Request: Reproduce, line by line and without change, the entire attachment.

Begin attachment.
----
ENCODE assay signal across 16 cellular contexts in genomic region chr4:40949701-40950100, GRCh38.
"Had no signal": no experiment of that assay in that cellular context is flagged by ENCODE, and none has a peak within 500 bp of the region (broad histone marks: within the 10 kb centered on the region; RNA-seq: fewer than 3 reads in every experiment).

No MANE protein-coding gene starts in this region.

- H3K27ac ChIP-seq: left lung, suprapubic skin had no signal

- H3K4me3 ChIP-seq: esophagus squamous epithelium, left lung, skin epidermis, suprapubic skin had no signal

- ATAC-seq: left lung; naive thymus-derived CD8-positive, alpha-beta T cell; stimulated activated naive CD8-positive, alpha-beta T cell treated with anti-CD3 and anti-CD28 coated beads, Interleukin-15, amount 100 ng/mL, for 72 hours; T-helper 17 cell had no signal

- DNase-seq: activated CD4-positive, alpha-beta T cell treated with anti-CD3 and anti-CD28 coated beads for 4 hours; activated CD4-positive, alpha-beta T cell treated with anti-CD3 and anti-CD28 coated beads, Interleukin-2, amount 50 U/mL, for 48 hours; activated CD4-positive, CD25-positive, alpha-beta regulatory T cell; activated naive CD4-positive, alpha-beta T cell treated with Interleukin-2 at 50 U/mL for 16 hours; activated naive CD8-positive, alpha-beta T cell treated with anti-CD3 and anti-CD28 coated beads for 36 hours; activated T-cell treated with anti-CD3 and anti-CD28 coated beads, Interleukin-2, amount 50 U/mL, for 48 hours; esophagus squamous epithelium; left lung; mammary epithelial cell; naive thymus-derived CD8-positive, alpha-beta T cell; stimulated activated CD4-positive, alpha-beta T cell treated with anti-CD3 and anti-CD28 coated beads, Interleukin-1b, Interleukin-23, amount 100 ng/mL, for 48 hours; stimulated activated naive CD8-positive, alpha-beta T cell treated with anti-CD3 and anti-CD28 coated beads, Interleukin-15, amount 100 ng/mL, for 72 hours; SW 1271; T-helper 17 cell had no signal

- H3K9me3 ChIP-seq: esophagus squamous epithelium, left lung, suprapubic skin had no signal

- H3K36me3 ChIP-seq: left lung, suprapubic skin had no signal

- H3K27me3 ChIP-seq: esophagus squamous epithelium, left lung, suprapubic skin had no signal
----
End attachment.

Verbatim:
ENCODE assay signal across 16 cellular contexts in genomic region chr4:40949701-40950100, GRCh38.
"Had no signal": no experiment of that assay in that cellular context is flagged by ENCODE, and none has a peak within 500 bp of the region (broad histone marks: within the 10 kb centered on the region; RNA-seq: fewer than 3 reads in every experiment).

No MANE protein-coding gene starts in this region.

- H3K27ac ChIP-seq: left lung, suprapubic skin had no signal

- H3K4me3 ChIP-seq: esophagus squamous epithelium, left lung, skin epidermis, suprapubic skin had no signal

- ATAC-seq: left lung; naive thymus-derived CD8-positive, alpha-beta T cell; stimulated activated naive CD8-positive, alpha-beta T cell treated with anti-CD3 and anti-CD28 coated beads, Interleukin-15, amount 100 ng/mL, for 72 hours; T-helper 17 cell had no signal

- DNase-seq: activated CD4-positive, alpha-beta T cell treated with anti-CD3 and anti-CD28 coated beads for 4 hours; activated CD4-positive, alpha-beta T cell treated with anti-CD3 and anti-CD28 coated beads, Interleukin-2, amount 50 U/mL, for 48 hours; activated CD4-positive, CD25-positive, alpha-beta regulatory T cell; activated naive CD4-positive, alpha-beta T cell treated with Interleukin-2 at 50 U/mL for 16 hours; activated naive CD8-positive, alpha-beta T cell treated with anti-CD3 and anti-CD28 coated beads for 36 hours; activated T-cell treated with anti-CD3 and anti-CD28 coated beads, Interleukin-2, amount 50 U/mL, for 48 hours; esophagus squamous epithelium; left lung; mammary epithelial cell; naive thymus-derived CD8-positive, alpha-beta T cell; stimulated activated CD4-positive, alpha-beta T cell treated with anti-CD3 and anti-CD28 coated beads, Interleukin-1b, Interleukin-23, amount 100 ng/mL, for 48 hours; stimulated activated naive CD8-positive, alpha-beta T cell treated with anti-CD3 and anti-CD28 coated beads, Interleukin-15, amount 100 ng/mL, for 72 hours; SW 1271; T-helper 17 cell had no signal

- H3K9me3 ChIP-seq: esophagus squamous epithelium, left lung, suprapubic skin had no signal

- H3K36me3 ChIP-seq: left lung, suprapubic skin had no signal

- H3K27me3 ChIP-seq: esophagus squamous epithelium, left lung, suprapubic skin had no signal